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Proposed bill creating addiction recovery fund amended to create Task Force on Substance Use


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    PORTLAND, OR (KPTV) — A bill that proposed a significant tax increase on wine products and beer manufacturers is now being amended to include all players in creating legislation to address funding for addiction services.

The Addiction Crisis Recovery Act would have raised taxes on beer and wine producers to fund addiction recovery services.

“The only way to tax beer and wine to bring the retail price up 20% with the goal of then reducing harmful consumption by 10% was to put it at the manufacturer level,” Mike Marshall, executive director for Oregon Recovers, said.

The tax on beer and cider would have spiked nearly 2,800% from $2.60 a barrel to $72.60. For wine, the increase would be a jump from 65 cents per gallon to $10.65.

Opponents like Christina LaRue, the executive director for the Oregon Brewers Guild, said. At the same time, they understand the need for funding addiction services. Any tax hike could be detrimental to the industry.

“A tax increase would, especially right now, with businesses that are just trying to keep their head above water as the state reopens. A tax increase could close their doors,” LaRue said.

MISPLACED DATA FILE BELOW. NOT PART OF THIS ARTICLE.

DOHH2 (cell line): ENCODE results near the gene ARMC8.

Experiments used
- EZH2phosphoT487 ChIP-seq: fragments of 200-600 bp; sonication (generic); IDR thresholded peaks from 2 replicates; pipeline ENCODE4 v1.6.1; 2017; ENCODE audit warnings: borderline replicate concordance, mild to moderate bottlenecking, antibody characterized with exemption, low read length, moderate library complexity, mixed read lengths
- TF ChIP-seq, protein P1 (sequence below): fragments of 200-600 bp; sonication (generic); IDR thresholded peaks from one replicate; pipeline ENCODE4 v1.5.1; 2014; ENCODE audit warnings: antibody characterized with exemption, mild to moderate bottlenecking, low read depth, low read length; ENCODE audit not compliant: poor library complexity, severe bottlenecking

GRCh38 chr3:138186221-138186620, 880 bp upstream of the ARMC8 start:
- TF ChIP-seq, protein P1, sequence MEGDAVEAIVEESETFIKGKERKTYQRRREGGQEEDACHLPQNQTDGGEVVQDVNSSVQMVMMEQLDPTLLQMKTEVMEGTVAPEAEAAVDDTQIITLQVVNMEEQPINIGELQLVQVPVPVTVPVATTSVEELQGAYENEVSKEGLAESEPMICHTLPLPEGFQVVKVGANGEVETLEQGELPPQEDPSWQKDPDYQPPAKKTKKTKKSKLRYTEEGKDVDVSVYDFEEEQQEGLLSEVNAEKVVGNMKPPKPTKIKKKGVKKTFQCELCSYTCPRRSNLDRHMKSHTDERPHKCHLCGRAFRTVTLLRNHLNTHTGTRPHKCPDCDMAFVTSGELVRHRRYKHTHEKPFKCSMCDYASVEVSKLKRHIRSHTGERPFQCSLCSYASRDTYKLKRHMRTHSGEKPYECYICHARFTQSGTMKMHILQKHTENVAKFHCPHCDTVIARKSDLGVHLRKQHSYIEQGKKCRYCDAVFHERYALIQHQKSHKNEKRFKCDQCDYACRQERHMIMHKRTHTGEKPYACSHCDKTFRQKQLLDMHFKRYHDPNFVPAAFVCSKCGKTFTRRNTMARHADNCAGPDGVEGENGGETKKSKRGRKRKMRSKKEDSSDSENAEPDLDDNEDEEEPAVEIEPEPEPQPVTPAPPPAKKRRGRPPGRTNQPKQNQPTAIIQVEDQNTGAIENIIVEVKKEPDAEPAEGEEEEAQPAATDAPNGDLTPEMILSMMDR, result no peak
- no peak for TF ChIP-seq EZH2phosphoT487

At the moment, LaRue said the originally proposed tax is off the table. House Bill 3377, drafted initially to create the Addiction Crisis Recovery Fund, is being amended to create The Task Force on Substance Use.

This group will be made up of several players, including health officials, addiction treatment providers, and a representative from the alcohol manufacturing industry.

“Number one, reduce underage drinking by 25% and binge drinking by 20% using pricing and taxation,” Marshall said. “Then, the other thing they have to address is fully funding the strategic plan, the system of care, designed by the state over the last two years.”

LaRue said the guild wants more discussions before jumping straight to a tax increase.

“Before you increase our taxes, let’s take a look at the current funding the state gets from excise taxes,” she said. “Only 3 to 3.5% of those dollars are actually going to those services. The rest is going to the general fund. Figure out if there’s a way to move more money first.”

Now HB 3377 will be taken up in a work session to address the amendment on Monday.

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